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Ole J. and Maggie Rodne

Husband's Full Name:  Ole Johan Rodne

Husband's Place of Birth:  Rodne, Imsland, Rogland, Norway

Husband's Father's Name: Lars Olsen Hebnes

Husband's Mother's Name: Sigrid Ølsdatter Vormestrand

Husband's Siblings' Names: Karen (Ivan Rodne); Sevrin (Anna Finvik); Haldor (Delia Ring); Ole L. (Anna O. Lunde)

Wife's Full Name:  Margit Ølsdatter Knutson Rodne

Wife's Place of Birth:  Vinje, Telemarken, Norway

Wife's Father's and Mother’s Name: 

Wife's Siblings' Names: 

Children's Names: Louis, Sarah (Lawrence Georgeson); Mabel (Ole J. Skiftun); Lilly (Perry Anderson); Lloyd (Ida Watlund); Henry S., Clarence, Caroline (Severt Dovre); Norma (Jacob Rogness)

Ole J. and Maggie Rodne Family

from left:  Clarence, Sarah, Ole J. Henry, Caroline,

Mabel, Lloyd, Maggie, Lilly, Norma

After coming to America as a young and working on farms near Buxton, ND for several years, O. J., as he was known, dreamed of having his own farm. This dream came true when he traveled west to Wells County and filed on land north of Manfred in 1893.  After making arrangements for a claim shack to be placed on this land he returned to Buxton for his wife and young child.  After loading all their belonging and piling them high into a horse-drawn wagon, they made their way westward across the prairie.  Their journey came to a joyous conclusion when they saw the claim shack, in place, ready to serve as their first home. The Ole J. Rodnes' life had roots in the early days of pioneering in North Dakota.


"O. J." as he was often known was a young man when he came to the United States from his home in Norway. He first came to Buxton, N.D., where he worked on farms for several years.

Maggie, his wife immigrated form Norway with her parents as a young girl, settling on a farm near Callender, Iowa.

In 1892, O.J. had visions to go to a new settlement. He filed land in Wells County in what was then known as the Manfred area and their closest town.

Maggie remained in Buxton, while Ole J. went to make arrangements for a claim shack to be placed on his land. He bought a building from an earlier settler, with provisions that he was to move it to a certain plat that had been chosen on the barren prairie land. After these arrangements were made, Ole then returned to Buxton to make preparations to bring his wife and young child and possessions to the homestead. All the belongings were loaded into a horse drawn wagon piled high with goods. Maggie was spared this wagon journey. She rode out with friends in a more comfortable spring wagon. There were no roads, only trails. The prairie was full of dips and stones and they were jolted and swayed as they drove along. When they reached their destination they were pleased to see the claim shack standing just where O. J. wanted it. He had worried about where he might find the building, after leaving it to a stranger in his absence.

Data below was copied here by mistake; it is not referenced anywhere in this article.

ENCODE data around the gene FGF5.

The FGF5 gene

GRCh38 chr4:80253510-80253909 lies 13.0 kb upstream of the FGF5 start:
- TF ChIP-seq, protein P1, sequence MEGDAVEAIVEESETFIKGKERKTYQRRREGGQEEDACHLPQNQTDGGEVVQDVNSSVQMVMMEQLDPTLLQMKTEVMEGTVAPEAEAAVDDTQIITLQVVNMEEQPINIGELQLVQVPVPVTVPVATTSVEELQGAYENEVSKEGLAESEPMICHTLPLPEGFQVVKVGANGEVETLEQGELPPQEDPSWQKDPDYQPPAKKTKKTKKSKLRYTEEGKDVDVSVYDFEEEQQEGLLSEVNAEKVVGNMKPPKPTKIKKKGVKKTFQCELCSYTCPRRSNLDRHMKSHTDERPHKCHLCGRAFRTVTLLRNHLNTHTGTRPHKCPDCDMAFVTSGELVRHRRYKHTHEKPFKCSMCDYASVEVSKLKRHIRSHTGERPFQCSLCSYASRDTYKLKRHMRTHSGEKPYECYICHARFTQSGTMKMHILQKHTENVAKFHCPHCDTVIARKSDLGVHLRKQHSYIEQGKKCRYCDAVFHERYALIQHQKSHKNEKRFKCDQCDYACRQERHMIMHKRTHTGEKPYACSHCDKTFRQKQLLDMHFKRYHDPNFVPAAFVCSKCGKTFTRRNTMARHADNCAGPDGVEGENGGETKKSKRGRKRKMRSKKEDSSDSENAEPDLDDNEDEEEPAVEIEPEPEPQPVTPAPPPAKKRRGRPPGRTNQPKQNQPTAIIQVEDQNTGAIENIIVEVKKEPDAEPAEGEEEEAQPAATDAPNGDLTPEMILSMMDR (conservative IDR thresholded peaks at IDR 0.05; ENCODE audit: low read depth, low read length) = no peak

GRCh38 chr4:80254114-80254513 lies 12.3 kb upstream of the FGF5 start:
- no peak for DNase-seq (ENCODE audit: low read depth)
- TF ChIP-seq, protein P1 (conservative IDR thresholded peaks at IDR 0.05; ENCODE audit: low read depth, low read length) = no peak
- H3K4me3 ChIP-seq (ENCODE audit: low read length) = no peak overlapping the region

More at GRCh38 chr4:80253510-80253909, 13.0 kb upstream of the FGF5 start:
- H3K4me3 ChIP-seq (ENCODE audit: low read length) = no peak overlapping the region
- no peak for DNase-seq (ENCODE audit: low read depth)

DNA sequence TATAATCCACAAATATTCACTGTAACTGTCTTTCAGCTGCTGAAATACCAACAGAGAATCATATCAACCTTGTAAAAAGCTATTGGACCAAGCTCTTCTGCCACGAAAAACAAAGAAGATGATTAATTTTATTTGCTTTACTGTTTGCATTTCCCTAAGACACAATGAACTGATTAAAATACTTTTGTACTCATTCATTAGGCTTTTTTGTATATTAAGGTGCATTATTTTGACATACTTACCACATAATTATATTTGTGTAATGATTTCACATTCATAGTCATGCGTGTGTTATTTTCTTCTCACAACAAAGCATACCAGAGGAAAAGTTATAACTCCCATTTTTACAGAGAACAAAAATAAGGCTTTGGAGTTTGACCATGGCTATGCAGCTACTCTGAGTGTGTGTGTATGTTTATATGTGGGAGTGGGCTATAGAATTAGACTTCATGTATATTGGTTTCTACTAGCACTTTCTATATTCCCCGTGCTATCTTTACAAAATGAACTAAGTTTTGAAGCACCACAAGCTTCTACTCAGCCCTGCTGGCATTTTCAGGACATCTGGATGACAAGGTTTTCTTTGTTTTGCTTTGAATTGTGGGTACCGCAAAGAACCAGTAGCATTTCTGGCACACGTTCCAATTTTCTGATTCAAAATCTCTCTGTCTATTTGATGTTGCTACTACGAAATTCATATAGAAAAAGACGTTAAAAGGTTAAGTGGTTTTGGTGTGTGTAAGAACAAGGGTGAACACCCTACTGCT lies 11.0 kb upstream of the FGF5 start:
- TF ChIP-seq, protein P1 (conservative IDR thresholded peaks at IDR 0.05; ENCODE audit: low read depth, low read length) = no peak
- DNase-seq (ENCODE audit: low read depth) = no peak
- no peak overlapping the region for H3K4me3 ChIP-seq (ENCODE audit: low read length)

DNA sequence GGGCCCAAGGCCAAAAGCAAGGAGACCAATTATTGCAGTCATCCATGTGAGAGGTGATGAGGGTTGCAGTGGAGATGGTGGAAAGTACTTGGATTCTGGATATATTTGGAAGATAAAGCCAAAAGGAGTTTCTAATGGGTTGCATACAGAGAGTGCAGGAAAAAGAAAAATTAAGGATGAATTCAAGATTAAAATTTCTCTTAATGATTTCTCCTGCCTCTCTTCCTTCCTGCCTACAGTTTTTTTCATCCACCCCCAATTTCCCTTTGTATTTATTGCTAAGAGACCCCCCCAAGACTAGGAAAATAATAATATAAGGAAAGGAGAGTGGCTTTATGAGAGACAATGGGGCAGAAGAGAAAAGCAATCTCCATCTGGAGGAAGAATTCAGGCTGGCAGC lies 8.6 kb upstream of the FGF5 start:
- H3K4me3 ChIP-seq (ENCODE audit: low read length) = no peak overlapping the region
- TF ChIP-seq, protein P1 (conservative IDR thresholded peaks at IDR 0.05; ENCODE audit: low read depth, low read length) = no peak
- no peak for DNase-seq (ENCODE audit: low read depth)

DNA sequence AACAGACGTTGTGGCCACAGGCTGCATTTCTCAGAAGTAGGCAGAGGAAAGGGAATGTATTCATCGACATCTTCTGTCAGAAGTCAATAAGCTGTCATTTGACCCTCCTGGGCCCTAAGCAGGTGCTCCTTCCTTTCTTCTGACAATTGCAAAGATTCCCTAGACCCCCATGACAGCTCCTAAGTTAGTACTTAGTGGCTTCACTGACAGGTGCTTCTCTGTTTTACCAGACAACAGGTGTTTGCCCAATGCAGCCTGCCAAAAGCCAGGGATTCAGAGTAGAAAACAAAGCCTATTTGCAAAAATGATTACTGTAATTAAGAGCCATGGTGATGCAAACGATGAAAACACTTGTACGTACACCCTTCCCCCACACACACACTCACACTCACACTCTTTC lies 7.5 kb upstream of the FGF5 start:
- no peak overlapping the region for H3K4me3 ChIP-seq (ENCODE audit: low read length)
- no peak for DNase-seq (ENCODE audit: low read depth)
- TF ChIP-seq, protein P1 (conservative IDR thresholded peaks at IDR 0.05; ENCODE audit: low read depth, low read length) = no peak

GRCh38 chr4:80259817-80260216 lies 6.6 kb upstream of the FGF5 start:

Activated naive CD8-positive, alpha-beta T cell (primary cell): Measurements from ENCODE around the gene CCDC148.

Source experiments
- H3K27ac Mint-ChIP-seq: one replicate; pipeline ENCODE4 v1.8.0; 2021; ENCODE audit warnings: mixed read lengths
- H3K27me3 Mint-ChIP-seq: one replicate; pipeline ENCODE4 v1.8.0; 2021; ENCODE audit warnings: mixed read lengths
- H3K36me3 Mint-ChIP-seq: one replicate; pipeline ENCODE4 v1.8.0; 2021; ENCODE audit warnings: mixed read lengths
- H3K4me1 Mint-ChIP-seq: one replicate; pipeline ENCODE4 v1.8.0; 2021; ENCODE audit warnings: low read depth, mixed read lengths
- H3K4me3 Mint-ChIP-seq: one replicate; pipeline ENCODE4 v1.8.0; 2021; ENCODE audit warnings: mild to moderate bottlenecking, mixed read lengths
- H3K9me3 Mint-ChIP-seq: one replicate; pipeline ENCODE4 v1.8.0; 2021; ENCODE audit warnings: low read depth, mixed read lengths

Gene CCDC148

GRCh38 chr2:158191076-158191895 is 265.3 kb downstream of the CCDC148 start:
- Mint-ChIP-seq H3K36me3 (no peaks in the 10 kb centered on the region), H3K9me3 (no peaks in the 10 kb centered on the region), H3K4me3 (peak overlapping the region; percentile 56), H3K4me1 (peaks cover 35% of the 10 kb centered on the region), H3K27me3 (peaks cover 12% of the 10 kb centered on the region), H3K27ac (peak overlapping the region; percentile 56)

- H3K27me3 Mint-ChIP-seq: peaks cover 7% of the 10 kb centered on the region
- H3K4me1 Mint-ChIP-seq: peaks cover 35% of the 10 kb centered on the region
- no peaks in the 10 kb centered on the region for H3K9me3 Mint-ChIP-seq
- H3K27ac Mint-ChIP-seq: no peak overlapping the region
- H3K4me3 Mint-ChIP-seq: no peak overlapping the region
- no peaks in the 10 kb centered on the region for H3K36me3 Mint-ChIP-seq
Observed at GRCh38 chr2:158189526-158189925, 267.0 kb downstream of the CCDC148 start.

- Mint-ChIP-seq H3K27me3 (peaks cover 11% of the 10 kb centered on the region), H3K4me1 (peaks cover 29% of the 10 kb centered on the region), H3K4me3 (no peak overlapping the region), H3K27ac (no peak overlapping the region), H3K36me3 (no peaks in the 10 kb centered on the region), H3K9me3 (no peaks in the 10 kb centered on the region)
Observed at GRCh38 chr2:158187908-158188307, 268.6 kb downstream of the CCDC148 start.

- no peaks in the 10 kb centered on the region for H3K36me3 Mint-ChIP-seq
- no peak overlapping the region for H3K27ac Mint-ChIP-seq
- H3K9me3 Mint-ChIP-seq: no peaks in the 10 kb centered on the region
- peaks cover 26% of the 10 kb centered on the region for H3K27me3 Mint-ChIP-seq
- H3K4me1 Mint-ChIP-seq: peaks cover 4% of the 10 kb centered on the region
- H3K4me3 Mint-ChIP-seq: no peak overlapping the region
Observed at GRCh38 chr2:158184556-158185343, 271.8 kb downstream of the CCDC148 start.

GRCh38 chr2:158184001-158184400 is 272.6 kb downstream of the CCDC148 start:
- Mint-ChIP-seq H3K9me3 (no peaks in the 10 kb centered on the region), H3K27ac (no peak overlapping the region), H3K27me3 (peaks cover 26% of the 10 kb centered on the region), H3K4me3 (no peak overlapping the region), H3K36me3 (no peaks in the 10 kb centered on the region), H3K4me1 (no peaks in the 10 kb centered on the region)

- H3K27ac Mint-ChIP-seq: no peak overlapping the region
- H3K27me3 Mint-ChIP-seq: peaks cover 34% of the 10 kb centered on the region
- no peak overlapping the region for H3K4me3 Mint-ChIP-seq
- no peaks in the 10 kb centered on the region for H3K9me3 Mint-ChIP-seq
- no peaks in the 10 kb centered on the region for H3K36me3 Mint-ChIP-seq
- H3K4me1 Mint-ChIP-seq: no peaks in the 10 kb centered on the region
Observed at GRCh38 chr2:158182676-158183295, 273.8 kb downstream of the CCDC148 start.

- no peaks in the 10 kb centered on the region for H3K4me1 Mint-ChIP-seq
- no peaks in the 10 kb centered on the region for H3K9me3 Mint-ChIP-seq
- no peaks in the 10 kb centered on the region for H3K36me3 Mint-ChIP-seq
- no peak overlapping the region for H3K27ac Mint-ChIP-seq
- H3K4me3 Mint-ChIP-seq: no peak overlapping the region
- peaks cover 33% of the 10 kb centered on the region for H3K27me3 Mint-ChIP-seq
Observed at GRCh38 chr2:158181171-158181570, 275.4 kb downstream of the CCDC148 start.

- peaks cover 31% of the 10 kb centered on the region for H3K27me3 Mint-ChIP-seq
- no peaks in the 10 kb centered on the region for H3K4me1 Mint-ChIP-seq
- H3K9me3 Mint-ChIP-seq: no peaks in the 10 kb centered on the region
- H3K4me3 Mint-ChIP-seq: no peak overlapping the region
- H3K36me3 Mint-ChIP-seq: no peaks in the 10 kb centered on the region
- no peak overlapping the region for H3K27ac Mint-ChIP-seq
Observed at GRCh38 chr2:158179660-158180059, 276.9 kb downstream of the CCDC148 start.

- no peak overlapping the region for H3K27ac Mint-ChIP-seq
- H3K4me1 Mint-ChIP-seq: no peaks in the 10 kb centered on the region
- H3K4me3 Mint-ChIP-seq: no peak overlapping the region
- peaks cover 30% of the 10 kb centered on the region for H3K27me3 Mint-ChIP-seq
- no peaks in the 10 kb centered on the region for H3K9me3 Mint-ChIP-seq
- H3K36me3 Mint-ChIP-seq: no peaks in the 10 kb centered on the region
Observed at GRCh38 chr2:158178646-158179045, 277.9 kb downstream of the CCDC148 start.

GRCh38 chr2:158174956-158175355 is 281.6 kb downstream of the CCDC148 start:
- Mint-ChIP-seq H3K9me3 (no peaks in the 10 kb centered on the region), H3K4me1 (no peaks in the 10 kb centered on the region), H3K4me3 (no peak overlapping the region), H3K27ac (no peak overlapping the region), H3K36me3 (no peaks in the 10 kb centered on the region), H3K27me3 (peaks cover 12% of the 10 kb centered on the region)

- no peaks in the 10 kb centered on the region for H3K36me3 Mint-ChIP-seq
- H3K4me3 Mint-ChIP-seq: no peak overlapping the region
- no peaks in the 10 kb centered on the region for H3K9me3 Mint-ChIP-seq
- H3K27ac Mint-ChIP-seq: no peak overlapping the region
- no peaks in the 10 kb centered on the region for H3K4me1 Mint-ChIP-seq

All around in the early days there was nothing but grassy prairie spreading in every direction as far as the eye could see.
They lived on the homestead for some time before other homesteaders began settling in the area. As time went on and the country became more populated and settled, small towns sprung up. In the flat open country mirages were often present. On sharp cold wintry mornings, these little towns would appear tall and visible for miles away. There were no weather forecasters in those days. They would check out the clouds in the distance and try to determine the weather for the coming day by their own judgment.

Ole was always an ambitious and industrious man who would rise at daybreak and go to work. Braving the elements of the new country, O.J. wrested his land from the stubborn prairie into productive ground. In the early pioneer days, there was sod breaking to be done on his land. He also broke sod for his neighbors. No four-wheel drive tractors were used in those days. He hitched his cow and oxen to the plow. As time moved along, they kept tilling the soil, buildings were constructed, fences built, and also a larger house became a necessity.

Ole J. and Maggie were blessed with nine children, the first-born died in infancy. Their children were namely: Sarah (Mrs. Lawrence Georgeson), Heimdal; Mabel (Mrs. Ole Skiftun), Big Fork, MT; Lilly, (Mrs. Perry Anderson), Harvey; Lloyd (Ida Watland), Seattle; Henry, Manfred; Clarence, Manfred,; Caroline (Mrs. Severt Dovre), Fessenden; and Norma (Mrs. Jacob Rogness), Manfred.

The hardships the pioneers met with cannot be interpreted here in a few words. There were many inconveniences and difficulties to be overcome and conquer that were never brought to light. The winters were severe and cold. The sharp wind and snow sliced across the wide-open prairie, but invariably, there was a compensation, the spring season that always followed. When the meadowlarks broke into song, they were joyful that a new season had come and were looking ahead to the future.

The Rodnes prospered on the homestead they filed on and in time the number of acres had increased to 640. After many years of toil, they retired from the farm and moved to Heimdal to spend their retirement years in leisure. As time moved on, the years brought separation. Ole died in 1947 at the age of 87. Maggie reached the age of 95 and died in 1964 after a long useful life. Their remains are laid to rest in the Bethel Lutheran Cemetery.

Source: 

Growing With Pride